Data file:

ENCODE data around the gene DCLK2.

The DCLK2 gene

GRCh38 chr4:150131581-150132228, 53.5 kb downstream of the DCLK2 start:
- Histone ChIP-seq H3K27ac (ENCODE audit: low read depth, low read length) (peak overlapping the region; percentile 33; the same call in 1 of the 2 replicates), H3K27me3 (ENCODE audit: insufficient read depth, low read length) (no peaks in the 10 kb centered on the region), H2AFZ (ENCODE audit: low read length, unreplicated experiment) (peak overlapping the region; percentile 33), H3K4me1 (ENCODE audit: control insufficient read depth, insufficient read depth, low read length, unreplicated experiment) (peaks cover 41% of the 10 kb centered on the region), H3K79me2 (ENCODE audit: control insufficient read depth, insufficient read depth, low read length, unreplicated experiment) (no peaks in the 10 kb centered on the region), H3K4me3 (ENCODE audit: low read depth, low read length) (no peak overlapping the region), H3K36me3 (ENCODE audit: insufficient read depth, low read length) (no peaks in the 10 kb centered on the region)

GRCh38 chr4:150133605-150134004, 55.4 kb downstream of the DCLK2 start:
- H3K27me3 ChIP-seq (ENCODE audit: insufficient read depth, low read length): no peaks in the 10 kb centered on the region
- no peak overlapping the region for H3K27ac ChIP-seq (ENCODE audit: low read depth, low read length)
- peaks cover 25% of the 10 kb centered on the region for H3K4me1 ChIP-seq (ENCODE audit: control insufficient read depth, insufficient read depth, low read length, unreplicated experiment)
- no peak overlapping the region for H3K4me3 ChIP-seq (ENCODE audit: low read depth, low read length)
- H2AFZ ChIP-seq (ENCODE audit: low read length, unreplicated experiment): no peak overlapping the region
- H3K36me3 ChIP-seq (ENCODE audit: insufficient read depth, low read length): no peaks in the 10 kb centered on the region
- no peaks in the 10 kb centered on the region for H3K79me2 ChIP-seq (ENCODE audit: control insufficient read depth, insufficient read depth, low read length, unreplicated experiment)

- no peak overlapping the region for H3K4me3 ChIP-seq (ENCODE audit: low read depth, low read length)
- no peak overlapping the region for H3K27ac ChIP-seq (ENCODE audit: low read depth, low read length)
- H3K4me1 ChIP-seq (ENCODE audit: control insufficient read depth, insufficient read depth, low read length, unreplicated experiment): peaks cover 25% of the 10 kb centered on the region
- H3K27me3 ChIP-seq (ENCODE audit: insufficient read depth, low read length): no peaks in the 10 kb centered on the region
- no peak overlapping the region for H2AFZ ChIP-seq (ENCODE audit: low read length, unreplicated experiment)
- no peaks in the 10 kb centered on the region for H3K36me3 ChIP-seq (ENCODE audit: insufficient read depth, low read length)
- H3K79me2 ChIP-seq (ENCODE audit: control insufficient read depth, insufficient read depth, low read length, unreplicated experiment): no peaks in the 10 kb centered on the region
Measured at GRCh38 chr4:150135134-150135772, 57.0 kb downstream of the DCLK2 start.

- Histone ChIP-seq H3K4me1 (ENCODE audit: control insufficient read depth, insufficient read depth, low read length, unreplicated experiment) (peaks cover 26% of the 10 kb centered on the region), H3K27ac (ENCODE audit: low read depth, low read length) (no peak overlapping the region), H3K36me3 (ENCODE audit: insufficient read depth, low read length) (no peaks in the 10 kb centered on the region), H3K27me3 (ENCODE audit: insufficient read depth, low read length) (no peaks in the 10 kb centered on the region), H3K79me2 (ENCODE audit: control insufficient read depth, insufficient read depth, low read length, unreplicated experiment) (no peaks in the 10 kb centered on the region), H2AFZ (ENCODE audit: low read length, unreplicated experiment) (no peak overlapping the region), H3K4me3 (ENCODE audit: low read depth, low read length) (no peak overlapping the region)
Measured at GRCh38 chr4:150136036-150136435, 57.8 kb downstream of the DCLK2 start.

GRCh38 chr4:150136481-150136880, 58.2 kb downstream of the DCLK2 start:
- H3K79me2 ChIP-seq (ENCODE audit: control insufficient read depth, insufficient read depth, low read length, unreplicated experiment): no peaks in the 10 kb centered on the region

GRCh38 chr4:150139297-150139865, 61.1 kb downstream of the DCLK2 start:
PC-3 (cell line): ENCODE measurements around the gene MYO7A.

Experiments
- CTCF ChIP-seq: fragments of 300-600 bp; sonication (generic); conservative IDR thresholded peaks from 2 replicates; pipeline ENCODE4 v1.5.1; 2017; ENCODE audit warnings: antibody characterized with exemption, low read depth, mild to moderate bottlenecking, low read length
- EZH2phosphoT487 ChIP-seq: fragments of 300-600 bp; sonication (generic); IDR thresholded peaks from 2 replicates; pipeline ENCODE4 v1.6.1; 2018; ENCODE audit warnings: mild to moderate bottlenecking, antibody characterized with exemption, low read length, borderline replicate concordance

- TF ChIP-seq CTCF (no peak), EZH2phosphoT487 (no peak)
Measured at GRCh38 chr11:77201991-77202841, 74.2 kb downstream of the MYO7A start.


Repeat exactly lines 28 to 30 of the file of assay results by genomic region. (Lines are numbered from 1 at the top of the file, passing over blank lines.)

- CTCF ChIP-seq: fragments of 300-600 bp; sonication (generic); conservative IDR thresholded peaks from 2 replicates; pipeline ENCODE4 v1.5.1; 2017; ENCODE audit warnings: antibody characterized with exemption, low read depth, mild to moderate bottlenecking, low read length
- EZH2phosphoT487 ChIP-seq: fragments of 300-600 bp; sonication (generic); IDR thresholded peaks from 2 replicates; pipeline ENCODE4 v1.6.1; 2018; ENCODE audit warnings: mild to moderate bottlenecking, antibody characterized with exemption, low read length, borderline replicate concordance

- TF ChIP-seq CTCF (no peak), EZH2phosphoT487 (no peak)